Supporting Normal Growth in Vegetarian Infants, Kids and Teens

Supporting Normal Growth in Vegetarian Infants, Kids and Teens

Tips for Supporting Normal Growth in Vegetarian Infants, Kids and Teens

INFANTS

<1 YEAR:

growth of vegetarian infants being breast fed, OR being fed a commercial infant formula (in required amounts), is normal. When solid foods are introduced, provision of good sources of energy and nutrients can ensure normal growth.

Breastfeeding (highly recommended) is common in vegetarian women. The breast milk of vegetarian women is similar in composition to that of non-vegetarians, and is nutritionally adequate.

Should the baby not be breast fed, then a commercial infant formula should be used, with soy formula being the only option for vegan infants. Other preparations such as soy milk, rice milk and homemade formulas are NOT recommended, as these are nutritionally inadequate.

Solid foods should be introduced in the same progression as for non-vegetarian infants.

Tips:     

Replace strained meat with:

  • mashed/pureed tofu
  • pureed and strained legumes
  • Soy or dairy yoghurt
  • Cooked egg yolk
  • Cottage cheese
  • Another good weaning food:      mashed avocado

7-10 months introduce:

  • cubed tofu
  • Cheese / soy cheese
  • Bite size pieces of veggie burgers

 

≥1 YEAR:            

  • introduce commercial, full-fat fortified soy milk or pasteurized cow’s milk as the primary beverage
  • supplement with vitamin B12 and possibly zinc (assess zinc intake)

Note:

  • It is not necessary to restrict dietary fat in children younger than 2 years
  • Restrictive fruitarian and other raw food diets cannot be recommended for infants and children, due to these having insufficient energy, protein, and some vitamins and minerals.

KIDS

Compared with non-vegetarian children, growth of lacto-ovo vegetarian children is similar, while it has been seen that vegan children tend to be slightly smaller but within normal ranges of the standards for height and weight.

Poor growth in children has only really been seen in those on extremely restrictive diets.

Specialized diet and menu planning is required for vegetarian and vegan children to ensure all the nutrients for growth and development are included in the daily intake.

The critical nutrients required include: IRON, ZINC, FOLATE, VIT B6, and VIT B12 (all of these are found in animal products).

Plant foods are not concentrated sources of amino acids (building blocks of proteins), and as such, if the diet is not carefully planned it can affect the growth and development of the child. The exception to this rule is soya: which has a complement of amino acids similar to that found in animal foods. Use Soya Life Porridge as a protein-rich start to the day.

Meeting energy and nutrient needs:

  • Frequent meals and snacks
  • Use of low GI starch foods: high fibre breakfast cereals, Low GI breads, durum wheat pasta, rice, oats porridge, baby and sweet potatoes
  • Use of foods higher in unsaturated fats (olive oil, avocado, olives, almonds).

Meeting protein needs:

  • Average protein intakes of vegetarian and vegan children generally meet or exceed recommendations.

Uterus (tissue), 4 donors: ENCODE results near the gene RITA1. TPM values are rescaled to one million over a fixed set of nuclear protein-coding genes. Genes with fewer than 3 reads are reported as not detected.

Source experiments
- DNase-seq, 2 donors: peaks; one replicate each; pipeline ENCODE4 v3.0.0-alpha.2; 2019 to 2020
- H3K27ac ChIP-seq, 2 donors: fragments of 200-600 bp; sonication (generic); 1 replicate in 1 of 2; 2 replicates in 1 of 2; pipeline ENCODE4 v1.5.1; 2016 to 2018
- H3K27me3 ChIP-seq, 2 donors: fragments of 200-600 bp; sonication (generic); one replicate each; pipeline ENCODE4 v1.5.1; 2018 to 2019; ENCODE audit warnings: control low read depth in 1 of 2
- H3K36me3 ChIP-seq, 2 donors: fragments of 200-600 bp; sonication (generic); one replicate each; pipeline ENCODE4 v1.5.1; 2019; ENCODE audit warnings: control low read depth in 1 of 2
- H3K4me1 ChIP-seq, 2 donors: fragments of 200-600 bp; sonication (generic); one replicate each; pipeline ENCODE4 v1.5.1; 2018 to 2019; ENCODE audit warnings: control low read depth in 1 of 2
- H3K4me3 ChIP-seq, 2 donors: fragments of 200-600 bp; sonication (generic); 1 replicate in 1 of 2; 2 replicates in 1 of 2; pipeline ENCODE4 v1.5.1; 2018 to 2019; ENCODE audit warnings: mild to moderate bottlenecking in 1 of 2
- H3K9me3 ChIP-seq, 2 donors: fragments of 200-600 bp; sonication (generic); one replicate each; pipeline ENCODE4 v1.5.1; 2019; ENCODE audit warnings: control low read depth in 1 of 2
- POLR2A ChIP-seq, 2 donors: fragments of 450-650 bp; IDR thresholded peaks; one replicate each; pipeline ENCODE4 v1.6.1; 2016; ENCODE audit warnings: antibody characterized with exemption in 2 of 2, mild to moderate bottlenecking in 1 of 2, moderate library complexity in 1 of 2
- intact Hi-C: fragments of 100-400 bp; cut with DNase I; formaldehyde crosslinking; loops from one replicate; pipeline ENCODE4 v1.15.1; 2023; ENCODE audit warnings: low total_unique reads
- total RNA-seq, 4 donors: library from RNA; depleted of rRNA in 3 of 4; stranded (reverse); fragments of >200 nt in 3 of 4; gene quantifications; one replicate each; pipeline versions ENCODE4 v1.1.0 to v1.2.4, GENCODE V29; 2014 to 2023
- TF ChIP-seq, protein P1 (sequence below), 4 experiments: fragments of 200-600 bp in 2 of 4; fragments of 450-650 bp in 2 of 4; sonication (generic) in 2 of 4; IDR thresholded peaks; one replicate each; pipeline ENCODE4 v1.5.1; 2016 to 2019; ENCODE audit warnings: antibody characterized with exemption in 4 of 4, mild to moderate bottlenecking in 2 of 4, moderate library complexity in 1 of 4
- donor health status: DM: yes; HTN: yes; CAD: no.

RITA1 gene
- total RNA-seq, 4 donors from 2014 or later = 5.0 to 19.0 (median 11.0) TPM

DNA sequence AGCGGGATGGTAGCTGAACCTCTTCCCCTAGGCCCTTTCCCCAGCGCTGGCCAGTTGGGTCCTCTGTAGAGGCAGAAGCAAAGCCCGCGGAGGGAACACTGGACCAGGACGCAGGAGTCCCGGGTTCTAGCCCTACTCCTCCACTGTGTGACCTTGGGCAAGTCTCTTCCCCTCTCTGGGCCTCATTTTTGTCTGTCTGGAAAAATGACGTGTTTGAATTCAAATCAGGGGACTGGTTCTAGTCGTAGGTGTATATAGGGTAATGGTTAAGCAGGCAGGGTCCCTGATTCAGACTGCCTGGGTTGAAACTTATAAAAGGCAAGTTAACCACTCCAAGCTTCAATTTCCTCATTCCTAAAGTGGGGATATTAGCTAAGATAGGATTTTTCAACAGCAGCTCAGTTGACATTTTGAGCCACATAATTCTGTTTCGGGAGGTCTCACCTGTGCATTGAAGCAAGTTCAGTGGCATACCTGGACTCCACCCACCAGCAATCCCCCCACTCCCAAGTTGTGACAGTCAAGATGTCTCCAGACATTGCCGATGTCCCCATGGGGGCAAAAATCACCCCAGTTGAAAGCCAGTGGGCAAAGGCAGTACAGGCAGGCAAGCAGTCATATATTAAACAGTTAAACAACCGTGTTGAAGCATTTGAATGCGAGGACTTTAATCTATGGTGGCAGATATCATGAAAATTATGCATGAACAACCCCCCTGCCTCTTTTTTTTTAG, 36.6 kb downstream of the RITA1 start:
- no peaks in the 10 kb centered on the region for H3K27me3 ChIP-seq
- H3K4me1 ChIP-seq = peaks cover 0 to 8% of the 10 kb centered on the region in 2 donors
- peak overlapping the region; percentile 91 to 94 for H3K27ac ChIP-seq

• Vegan children have slightly higher protein needs due to differences in protein digestibility and amino acid composition, but these protein needs are generally met when diets contain adequate energy and a wide variety of plant foods.

Ideas for protein:

  • Eggs (e.g. poached, boiled, scrambled, omelettes)
  • Dairy / Soy Milk and yoghurt
  • Cheese, cottage cheese, and soy cheese
  • Baked beans, butter beans, borlotti beans, 4-bean mix, lentils, Soy beans, ALL beans!
  • Chickpeas, humus, falafels
  • Soya patties, soya sausages, soya strips, soya cubes, soya mince, soya meatballs
  • Nuts and seeds
  • Peanut butter
  • Soya Life Porridge
  • Soya Life Instant Meal Replacement Drink.
  • Protein bars (often half a bar will be more than sufficient as a snack for a growing child)

TEENS

Growth of lacto-ovo vegetarian teens is very similar. And in girls, recent studies show that there is no difference in the age at which vegetarian vs non-vegetarian girls reach menarche.

If planned properly, vegetarian diets offer some nutritional advantages for teens:

  • More fibre, iron, folate, Vitamin A and Vitamin C is consumed than non-vegetarians
  • More fruits and veggies are consumed
  • Generally fewer sweets, fast foods and salty snack are consumed compared with non-vegetarians.

Due to these nutritional advantages, there will be benefits to health: less overweight, obesity, Type 2 diabetes, high cholesterol levels etc.

Nutrients of concern: (the diet needs to be assessed by a Dietician and appropriate supplements recommended if necessary)

  • Calcium
  • Vitamin D
  • Iron
  • Zinc
  • Vitamin B12

Being vegetarian does not cause disordered eating as some have suggested, although a vegetarian diet may be selected to camouflage an existing eating disorder. Because of this, vegetarian diets are somewhat more common amongst teens with eating disorders than in the general teen population. As such, health and nutrition professionals should be aware of young clients who greatly limit food choices and who exhibit symptoms of eating disorders.

With guidance in meal planning from a Registered Dietician, vegetarian diets can be appropriate and healthful choices in adolescents.

 

 

 

 

 

 

Comments are closed.